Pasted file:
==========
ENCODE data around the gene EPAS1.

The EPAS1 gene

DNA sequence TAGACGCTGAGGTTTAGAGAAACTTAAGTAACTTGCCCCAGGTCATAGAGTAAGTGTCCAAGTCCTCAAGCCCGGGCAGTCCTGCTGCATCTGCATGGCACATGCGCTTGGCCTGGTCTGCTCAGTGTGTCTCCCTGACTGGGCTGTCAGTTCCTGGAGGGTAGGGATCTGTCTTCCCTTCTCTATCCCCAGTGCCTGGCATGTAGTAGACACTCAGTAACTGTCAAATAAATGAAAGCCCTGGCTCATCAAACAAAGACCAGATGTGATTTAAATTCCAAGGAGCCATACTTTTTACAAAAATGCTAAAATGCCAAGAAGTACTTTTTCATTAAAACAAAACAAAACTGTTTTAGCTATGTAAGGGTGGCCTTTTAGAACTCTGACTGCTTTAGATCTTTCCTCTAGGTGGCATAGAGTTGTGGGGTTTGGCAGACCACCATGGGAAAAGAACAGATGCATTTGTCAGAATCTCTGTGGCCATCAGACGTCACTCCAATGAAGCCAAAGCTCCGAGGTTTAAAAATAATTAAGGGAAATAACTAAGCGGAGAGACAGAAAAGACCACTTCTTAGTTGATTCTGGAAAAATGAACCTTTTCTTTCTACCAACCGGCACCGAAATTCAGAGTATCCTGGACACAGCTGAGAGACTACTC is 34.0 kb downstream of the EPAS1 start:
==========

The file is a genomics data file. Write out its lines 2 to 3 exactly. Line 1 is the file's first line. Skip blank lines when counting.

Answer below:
The EPAS1 gene

DNA sequence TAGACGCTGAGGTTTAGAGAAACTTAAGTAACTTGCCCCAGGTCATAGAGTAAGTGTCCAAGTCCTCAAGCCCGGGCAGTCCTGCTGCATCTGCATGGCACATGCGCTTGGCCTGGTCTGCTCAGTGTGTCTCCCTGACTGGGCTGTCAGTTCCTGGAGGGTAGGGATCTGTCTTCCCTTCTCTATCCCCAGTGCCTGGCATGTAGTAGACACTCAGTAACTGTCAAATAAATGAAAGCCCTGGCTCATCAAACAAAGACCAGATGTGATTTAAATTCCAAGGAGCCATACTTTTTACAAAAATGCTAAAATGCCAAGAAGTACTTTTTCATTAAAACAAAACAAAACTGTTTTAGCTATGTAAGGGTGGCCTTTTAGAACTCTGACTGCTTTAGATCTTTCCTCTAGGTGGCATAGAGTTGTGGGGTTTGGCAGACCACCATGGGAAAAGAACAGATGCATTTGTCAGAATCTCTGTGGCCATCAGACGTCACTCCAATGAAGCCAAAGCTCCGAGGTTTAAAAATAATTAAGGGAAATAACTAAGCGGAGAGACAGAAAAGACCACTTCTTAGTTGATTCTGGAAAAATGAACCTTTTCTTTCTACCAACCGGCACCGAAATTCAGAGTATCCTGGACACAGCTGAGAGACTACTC is 34.0 kb downstream of the EPAS1 start: